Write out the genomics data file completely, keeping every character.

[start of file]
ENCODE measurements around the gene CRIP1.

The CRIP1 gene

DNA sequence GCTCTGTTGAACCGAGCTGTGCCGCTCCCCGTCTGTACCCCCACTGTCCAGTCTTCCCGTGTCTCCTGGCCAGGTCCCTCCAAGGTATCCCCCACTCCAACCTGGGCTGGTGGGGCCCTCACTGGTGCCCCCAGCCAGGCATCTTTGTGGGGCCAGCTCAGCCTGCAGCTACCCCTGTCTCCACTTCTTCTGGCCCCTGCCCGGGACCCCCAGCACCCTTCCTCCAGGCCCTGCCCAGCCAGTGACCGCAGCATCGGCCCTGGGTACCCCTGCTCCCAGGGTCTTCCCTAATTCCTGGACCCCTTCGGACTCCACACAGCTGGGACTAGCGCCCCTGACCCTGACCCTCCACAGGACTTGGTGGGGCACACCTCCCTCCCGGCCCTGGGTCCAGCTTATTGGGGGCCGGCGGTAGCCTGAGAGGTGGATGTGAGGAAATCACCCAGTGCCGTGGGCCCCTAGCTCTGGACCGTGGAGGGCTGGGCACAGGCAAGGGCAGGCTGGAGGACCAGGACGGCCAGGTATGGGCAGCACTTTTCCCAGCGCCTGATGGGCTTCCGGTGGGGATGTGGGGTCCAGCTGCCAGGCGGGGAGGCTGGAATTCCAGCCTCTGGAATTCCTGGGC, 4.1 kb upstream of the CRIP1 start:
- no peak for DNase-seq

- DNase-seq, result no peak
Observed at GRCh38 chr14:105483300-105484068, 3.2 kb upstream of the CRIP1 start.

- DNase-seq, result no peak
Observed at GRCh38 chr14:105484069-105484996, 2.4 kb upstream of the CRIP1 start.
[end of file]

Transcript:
ENCODE measurements around the gene CRIP1.

The CRIP1 gene

DNA sequence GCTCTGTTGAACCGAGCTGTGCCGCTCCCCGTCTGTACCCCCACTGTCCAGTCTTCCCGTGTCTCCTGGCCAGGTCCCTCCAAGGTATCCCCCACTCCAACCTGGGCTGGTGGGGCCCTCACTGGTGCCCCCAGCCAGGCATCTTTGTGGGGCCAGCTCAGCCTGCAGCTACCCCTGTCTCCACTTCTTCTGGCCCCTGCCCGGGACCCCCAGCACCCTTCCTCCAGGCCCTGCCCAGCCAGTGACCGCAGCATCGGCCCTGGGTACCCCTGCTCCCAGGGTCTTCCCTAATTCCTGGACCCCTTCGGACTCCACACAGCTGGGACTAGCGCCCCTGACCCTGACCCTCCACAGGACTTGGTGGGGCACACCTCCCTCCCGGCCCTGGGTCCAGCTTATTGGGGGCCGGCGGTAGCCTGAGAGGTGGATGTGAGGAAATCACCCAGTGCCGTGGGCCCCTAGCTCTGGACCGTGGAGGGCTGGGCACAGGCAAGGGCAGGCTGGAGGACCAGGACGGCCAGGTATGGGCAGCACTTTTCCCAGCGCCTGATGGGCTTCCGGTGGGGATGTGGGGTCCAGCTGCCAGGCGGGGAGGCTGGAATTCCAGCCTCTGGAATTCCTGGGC, 4.1 kb upstream of the CRIP1 start:
- no peak for DNase-seq

- DNase-seq, result no peak
Observed at GRCh38 chr14:105483300-105484068, 3.2 kb upstream of the CRIP1 start.

- DNase-seq, result no peak
Observed at GRCh38 chr14:105484069-105484996, 2.4 kb upstream of the CRIP1 start.